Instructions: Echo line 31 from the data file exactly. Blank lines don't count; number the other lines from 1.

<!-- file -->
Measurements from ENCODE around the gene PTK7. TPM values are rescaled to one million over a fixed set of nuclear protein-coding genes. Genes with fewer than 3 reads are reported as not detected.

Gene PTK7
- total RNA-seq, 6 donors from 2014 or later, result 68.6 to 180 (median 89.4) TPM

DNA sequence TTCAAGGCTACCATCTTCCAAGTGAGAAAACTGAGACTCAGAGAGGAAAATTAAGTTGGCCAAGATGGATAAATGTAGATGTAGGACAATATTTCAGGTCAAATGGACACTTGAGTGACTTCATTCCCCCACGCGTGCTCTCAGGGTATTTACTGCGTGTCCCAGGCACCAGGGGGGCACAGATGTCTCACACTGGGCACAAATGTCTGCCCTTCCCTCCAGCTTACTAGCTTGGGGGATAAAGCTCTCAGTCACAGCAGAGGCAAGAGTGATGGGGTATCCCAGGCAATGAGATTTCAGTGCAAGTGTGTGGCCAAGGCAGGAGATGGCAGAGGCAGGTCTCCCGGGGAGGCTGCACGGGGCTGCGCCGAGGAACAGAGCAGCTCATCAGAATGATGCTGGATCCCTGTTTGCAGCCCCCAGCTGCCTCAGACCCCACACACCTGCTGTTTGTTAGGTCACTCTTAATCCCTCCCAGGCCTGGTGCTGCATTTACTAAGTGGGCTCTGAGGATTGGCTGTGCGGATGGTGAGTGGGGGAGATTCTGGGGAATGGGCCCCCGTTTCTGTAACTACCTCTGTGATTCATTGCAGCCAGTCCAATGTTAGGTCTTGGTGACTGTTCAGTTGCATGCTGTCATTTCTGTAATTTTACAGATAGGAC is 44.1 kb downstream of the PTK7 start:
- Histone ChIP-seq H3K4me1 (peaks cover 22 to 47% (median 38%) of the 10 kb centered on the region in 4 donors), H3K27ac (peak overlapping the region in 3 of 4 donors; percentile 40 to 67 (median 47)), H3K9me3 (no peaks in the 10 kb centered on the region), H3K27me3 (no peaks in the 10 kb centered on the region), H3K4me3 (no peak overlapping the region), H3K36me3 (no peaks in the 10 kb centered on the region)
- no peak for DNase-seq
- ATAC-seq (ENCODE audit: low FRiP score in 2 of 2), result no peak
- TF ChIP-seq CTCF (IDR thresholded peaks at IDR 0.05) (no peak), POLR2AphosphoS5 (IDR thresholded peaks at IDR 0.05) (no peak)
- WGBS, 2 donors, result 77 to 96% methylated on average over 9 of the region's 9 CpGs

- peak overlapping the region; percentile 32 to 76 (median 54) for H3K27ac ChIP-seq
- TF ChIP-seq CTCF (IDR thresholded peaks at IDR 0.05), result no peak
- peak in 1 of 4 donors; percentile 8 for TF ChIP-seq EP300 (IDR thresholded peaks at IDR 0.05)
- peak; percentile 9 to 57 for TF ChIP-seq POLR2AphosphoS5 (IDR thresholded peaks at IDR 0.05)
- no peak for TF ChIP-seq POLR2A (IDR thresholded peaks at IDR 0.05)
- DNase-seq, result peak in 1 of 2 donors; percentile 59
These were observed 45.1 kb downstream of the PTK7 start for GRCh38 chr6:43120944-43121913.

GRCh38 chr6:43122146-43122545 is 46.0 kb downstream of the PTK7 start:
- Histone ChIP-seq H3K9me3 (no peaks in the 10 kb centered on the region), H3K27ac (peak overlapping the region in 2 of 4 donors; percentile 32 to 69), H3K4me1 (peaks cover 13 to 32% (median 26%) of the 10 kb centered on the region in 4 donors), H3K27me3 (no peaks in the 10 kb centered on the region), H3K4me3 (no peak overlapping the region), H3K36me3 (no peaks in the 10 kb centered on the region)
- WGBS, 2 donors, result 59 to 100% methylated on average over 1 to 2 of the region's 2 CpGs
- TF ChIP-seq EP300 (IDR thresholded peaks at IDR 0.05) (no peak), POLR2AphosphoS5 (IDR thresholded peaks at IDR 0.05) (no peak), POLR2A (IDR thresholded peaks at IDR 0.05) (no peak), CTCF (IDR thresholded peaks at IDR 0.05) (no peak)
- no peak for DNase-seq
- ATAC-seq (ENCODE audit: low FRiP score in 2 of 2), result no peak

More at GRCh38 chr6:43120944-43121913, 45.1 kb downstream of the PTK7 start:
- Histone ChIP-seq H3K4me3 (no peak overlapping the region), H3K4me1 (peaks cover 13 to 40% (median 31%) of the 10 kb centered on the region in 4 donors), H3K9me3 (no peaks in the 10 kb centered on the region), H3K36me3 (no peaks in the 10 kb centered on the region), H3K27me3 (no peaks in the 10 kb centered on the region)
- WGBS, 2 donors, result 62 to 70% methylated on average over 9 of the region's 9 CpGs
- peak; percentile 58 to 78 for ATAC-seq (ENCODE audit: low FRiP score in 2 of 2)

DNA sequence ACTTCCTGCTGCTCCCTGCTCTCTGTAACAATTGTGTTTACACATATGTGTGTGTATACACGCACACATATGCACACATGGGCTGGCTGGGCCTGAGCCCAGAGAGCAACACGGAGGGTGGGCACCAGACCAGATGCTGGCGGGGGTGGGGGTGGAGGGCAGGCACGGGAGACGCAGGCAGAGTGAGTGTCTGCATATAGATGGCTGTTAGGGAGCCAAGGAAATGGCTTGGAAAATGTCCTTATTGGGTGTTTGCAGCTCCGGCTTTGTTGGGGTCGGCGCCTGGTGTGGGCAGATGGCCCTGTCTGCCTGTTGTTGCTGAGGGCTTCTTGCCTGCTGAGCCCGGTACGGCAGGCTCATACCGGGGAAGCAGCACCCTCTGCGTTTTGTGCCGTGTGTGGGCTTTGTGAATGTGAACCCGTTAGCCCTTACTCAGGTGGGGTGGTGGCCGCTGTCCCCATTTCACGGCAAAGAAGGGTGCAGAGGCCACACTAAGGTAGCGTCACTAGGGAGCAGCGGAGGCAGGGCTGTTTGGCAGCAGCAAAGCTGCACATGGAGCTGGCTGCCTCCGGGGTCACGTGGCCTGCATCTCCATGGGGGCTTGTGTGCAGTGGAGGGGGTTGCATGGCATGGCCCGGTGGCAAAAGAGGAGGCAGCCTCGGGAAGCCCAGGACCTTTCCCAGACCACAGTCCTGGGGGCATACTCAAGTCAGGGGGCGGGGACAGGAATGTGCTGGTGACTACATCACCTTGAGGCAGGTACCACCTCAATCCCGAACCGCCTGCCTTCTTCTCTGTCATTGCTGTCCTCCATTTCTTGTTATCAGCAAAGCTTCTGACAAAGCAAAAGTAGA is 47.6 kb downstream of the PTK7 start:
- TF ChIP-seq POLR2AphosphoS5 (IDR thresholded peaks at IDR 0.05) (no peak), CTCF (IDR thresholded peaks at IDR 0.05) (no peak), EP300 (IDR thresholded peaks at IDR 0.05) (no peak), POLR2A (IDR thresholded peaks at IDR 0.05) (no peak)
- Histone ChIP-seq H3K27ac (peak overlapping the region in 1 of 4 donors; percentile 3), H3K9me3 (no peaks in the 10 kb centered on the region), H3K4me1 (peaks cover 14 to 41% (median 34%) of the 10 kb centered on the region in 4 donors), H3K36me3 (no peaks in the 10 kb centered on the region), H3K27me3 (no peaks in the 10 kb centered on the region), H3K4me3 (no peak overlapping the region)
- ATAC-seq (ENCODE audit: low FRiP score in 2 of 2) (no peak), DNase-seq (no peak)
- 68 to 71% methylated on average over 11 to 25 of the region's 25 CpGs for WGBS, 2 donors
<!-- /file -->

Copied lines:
- 68 to 71% methylated on average over 11 to 25 of the region's 25 CpGs for WGBS, 2 donors